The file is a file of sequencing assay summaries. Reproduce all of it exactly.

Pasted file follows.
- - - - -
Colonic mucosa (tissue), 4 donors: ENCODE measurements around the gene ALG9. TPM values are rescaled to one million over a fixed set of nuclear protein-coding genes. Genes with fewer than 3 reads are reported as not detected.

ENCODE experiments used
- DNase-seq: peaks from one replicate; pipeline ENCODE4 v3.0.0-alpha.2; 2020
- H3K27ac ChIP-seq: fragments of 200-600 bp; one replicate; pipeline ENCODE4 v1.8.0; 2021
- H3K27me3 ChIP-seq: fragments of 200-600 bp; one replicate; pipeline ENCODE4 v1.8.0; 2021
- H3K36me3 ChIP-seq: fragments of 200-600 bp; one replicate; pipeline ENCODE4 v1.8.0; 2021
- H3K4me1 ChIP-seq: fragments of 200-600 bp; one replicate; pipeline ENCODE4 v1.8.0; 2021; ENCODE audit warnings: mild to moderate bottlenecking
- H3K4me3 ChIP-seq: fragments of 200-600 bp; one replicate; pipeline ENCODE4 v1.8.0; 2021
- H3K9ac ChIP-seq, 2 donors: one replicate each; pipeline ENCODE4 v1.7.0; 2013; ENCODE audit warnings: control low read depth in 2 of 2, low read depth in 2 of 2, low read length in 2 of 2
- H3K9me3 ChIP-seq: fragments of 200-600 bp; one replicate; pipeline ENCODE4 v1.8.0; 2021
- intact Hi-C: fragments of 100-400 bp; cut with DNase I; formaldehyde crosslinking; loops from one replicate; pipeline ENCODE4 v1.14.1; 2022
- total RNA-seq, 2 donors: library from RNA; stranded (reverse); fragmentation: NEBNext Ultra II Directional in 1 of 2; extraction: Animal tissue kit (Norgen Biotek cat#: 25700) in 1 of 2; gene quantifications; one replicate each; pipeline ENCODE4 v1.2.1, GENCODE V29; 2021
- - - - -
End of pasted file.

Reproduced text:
Colonic mucosa (tissue), 4 donors: ENCODE measurements around the gene ALG9. TPM values are rescaled to one million over a fixed set of nuclear protein-coding genes. Genes with fewer than 3 reads are reported as not detected.

ENCODE experiments used
- DNase-seq: peaks from one replicate; pipeline ENCODE4 v3.0.0-alpha.2; 2020
- H3K27ac ChIP-seq: fragments of 200-600 bp; one replicate; pipeline ENCODE4 v1.8.0; 2021
- H3K27me3 ChIP-seq: fragments of 200-600 bp; one replicate; pipeline ENCODE4 v1.8.0; 2021
- H3K36me3 ChIP-seq: fragments of 200-600 bp; one replicate; pipeline ENCODE4 v1.8.0; 2021
- H3K4me1 ChIP-seq: fragments of 200-600 bp; one replicate; pipeline ENCODE4 v1.8.0; 2021; ENCODE audit warnings: mild to moderate bottlenecking
- H3K4me3 ChIP-seq: fragments of 200-600 bp; one replicate; pipeline ENCODE4 v1.8.0; 2021
- H3K9ac ChIP-seq, 2 donors: one replicate each; pipeline ENCODE4 v1.7.0; 2013; ENCODE audit warnings: control low read depth in 2 of 2, low read depth in 2 of 2, low read length in 2 of 2
- H3K9me3 ChIP-seq: fragments of 200-600 bp; one replicate; pipeline ENCODE4 v1.8.0; 2021
- intact Hi-C: fragments of 100-400 bp; cut with DNase I; formaldehyde crosslinking; loops from one replicate; pipeline ENCODE4 v1.14.1; 2022
- total RNA-seq, 2 donors: library from RNA; stranded (reverse); fragmentation: NEBNext Ultra II Directional in 1 of 2; extraction: Animal tissue kit (Norgen Biotek cat#: 25700) in 1 of 2; gene quantifications; one replicate each; pipeline ENCODE4 v1.2.1, GENCODE V29; 2021